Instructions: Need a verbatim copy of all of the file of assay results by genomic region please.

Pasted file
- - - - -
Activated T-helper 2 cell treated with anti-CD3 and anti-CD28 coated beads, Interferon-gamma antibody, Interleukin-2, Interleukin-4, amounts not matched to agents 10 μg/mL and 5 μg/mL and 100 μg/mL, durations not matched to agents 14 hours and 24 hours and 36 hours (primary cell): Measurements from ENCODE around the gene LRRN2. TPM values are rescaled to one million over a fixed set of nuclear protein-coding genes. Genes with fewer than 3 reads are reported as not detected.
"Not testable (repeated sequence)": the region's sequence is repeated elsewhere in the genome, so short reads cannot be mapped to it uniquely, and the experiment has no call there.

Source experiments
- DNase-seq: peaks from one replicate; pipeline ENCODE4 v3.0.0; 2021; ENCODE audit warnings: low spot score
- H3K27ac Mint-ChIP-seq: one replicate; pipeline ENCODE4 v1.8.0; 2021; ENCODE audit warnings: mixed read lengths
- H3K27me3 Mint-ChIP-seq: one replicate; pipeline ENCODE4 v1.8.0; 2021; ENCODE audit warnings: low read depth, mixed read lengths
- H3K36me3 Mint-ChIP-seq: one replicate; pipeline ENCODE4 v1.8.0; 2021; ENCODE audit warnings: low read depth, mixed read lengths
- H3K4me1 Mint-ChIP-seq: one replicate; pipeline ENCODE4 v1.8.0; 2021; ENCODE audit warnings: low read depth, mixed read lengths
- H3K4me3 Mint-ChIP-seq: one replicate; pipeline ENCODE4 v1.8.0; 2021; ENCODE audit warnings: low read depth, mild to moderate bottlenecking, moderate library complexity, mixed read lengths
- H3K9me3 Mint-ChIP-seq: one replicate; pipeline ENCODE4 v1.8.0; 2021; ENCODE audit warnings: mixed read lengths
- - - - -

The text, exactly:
Activated T-helper 2 cell treated with anti-CD3 and anti-CD28 coated beads, Interferon-gamma antibody, Interleukin-2, Interleukin-4, amounts not matched to agents 10 μg/mL and 5 μg/mL and 100 μg/mL, durations not matched to agents 14 hours and 24 hours and 36 hours (primary cell): Measurements from ENCODE around the gene LRRN2. TPM values are rescaled to one million over a fixed set of nuclear protein-coding genes. Genes with fewer than 3 reads are reported as not detected.
"Not testable (repeated sequence)": the region's sequence is repeated elsewhere in the genome, so short reads cannot be mapped to it uniquely, and the experiment has no call there.

Source experiments
- DNase-seq: peaks from one replicate; pipeline ENCODE4 v3.0.0; 2021; ENCODE audit warnings: low spot score
- H3K27ac Mint-ChIP-seq: one replicate; pipeline ENCODE4 v1.8.0; 2021; ENCODE audit warnings: mixed read lengths
- H3K27me3 Mint-ChIP-seq: one replicate; pipeline ENCODE4 v1.8.0; 2021; ENCODE audit warnings: low read depth, mixed read lengths
- H3K36me3 Mint-ChIP-seq: one replicate; pipeline ENCODE4 v1.8.0; 2021; ENCODE audit warnings: low read depth, mixed read lengths
- H3K4me1 Mint-ChIP-seq: one replicate; pipeline ENCODE4 v1.8.0; 2021; ENCODE audit warnings: low read depth, mixed read lengths
- H3K4me3 Mint-ChIP-seq: one replicate; pipeline ENCODE4 v1.8.0; 2021; ENCODE audit warnings: low read depth, mild to moderate bottlenecking, moderate library complexity, mixed read lengths
- H3K9me3 Mint-ChIP-seq: one replicate; pipeline ENCODE4 v1.8.0; 2021; ENCODE audit warnings: mixed read lengths